What started as a tiny speck on the horizon now looms large in front of us. Because the United States’ highest peak is nearly always covered by clouds, it’s rare to get an unencumbered view of Denali. In fact, it’s estimated that only 30% of travelers see the mountain during their visit. But on this beautiful September day, I’m staring at the entirety of its 20,000-foot glory from its namesake train, the Denali Star.
Running the 356 miles from Anchorage to Fairbanks, the Denali Star is the flagship train of the Alaska Railroad, which celebrates an important milestone this year: the 100th anniversary of President Warren Harding driving in the golden spike signifying the route’s completion. On that same trip, Harding visited Denali National Park (then called Mt. McKinley), becoming the only sitting president to do so, even if the occasion only lasted about 20 minutes. (I guess Harding wasn’t much of a hiker.)
A century later, people claim the 12-hour journey is still the best way to experience Alaska’s wild beauty. Naturally, I needed to see for myself.
I show up at the Alaska Railroad train depot in Anchorage around 7:30 a.m., and the building is already packed with other passengers. I drop my bags off with the porter and head inside to grab my ticket. The standard passenger car is pretty swanky, but I’m booked in the special GoldStar car, where I’ll watch the scenery unfurl in front me behind a massive glass-domed ceiling and on an open-air viewing platform in between enjoying complimentary meals and two free alcoholic drinks. Perhaps because I look as if I should be riding in one of the boxcars with my bindle tied to a stick next to me, staff give me a special pin to ID me as a GoldStar passenger.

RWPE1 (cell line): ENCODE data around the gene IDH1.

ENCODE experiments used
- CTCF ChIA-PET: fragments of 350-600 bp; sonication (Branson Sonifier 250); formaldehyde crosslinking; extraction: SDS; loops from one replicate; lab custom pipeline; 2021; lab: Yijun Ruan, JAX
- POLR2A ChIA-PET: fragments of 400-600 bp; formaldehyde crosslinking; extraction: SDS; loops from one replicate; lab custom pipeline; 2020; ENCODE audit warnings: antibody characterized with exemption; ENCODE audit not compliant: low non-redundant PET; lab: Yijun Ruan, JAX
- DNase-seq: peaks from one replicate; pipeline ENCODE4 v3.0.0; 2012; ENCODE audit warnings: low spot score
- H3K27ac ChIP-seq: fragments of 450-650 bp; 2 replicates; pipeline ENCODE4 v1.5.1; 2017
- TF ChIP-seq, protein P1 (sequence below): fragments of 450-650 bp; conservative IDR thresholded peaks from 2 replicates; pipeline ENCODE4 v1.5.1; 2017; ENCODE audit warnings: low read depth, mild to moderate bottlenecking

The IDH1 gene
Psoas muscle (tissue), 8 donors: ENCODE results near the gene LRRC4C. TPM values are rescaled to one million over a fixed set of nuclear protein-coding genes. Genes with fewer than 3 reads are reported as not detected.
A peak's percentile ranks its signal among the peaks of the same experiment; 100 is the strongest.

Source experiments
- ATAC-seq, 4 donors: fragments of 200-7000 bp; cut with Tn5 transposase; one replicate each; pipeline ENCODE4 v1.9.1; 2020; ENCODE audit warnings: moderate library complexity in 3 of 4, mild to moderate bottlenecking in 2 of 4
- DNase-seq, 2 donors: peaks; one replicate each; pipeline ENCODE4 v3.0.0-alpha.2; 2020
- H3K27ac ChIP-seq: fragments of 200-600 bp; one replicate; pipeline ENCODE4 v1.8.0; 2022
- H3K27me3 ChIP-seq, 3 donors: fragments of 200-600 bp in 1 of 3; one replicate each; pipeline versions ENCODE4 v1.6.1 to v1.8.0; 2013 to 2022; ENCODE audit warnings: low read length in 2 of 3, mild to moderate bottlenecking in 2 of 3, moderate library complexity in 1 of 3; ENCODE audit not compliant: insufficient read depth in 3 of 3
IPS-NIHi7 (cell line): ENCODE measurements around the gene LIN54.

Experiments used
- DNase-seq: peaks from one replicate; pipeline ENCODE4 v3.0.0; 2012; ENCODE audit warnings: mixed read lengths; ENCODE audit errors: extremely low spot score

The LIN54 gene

The crowd in the GoldStar car trends a little older, but there are also quite a few younger people as well. A few of the older passengers onboard make it a point to call the mountain “Mt. McKinley” and caterwaul about the decision to change the official name, which occurred in 1980. Talk about holding a grudge.
Breakfast is scrambled eggs, potatoes and reindeer sausage, which is surprisingly pretty good. I’m glad no kids are in the dining area in case one is accidentally served a shiny red nose on the plate. The staff is top-notch — don’t forget to tip them.
The train passes by the gorgeous Chugach Mountains, over Hurricane Gulch atop a 296-foot-high bridge, and into the wild backcountry, surrounded by the Alaska Range. A conductor narrates the most important bits of history and scenery over the intercom, including the remnants of the Curry Hotel, which burned down in the 1950s after years of disuse. Chugging along past the spruce and birch forests, we glimpse several homesteader cabins. I’m surprised no one has put up a plywood Sasquatch in the woods as a prank to fool the train passengers.
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Although seeing moose, grizzlies and other wildlife is supposedly common, we only catch a fleeting glimpse of a black bear walking across a log. I don’t see momma, but the forest is so thick, she could be 20 feet away from her baby and we’d never know.
But Denali is definitely the star of this show. By this time, I’ve already spent a couple of weeks in Alaska, and nearly every day has been dreary and overcast. On this day, though, Mother Nature is smiling on us; it’s sunny, blue and absolutely stunning. Every time the mountain comes into view, people rush to the left side of the train to take photos. Once or twice I think the train might derail because of the sudden shift in weight.